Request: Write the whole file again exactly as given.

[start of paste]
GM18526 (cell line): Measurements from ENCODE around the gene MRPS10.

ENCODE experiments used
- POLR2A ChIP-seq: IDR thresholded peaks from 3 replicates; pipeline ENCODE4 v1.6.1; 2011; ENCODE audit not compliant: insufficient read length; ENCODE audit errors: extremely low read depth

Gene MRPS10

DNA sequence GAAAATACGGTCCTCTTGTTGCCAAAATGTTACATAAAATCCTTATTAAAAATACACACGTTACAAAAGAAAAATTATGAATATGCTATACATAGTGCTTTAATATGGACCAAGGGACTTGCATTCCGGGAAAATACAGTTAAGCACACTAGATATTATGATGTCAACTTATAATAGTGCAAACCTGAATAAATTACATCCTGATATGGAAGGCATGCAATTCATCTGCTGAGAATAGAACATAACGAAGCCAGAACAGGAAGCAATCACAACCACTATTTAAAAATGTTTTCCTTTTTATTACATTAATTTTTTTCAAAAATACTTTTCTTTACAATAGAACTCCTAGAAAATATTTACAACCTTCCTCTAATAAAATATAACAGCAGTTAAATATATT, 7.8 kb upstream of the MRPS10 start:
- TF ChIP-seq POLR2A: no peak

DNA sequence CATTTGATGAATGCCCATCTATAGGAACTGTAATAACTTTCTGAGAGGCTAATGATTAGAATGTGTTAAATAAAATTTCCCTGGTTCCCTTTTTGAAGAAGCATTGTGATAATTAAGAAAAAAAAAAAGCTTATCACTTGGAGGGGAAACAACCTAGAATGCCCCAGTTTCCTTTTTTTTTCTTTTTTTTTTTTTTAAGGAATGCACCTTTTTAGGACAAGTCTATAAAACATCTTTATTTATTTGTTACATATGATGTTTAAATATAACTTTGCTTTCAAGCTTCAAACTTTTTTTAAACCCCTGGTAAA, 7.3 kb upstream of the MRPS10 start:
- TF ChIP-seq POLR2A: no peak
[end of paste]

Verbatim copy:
GM18526 (cell line): Measurements from ENCODE around the gene MRPS10.

ENCODE experiments used
- POLR2A ChIP-seq: IDR thresholded peaks from 3 replicates; pipeline ENCODE4 v1.6.1; 2011; ENCODE audit not compliant: insufficient read length; ENCODE audit errors: extremely low read depth

Gene MRPS10

DNA sequence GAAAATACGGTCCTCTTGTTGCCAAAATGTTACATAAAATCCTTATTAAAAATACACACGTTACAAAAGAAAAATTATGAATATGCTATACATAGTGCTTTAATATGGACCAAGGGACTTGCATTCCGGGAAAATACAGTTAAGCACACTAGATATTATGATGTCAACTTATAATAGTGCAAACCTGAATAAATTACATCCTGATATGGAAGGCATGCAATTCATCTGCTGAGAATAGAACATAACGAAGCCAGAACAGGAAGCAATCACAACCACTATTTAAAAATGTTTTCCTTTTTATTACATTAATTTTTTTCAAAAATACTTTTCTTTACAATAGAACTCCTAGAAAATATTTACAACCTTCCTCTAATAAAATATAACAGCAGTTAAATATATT, 7.8 kb upstream of the MRPS10 start:
- TF ChIP-seq POLR2A: no peak

DNA sequence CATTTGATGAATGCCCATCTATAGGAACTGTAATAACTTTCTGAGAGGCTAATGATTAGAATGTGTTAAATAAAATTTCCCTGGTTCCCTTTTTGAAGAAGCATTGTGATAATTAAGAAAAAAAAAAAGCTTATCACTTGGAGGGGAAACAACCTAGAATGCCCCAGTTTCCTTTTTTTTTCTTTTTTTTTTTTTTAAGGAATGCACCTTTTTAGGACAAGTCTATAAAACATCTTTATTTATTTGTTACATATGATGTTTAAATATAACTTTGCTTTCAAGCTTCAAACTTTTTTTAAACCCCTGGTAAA, 7.3 kb upstream of the MRPS10 start:
- TF ChIP-seq POLR2A: no peak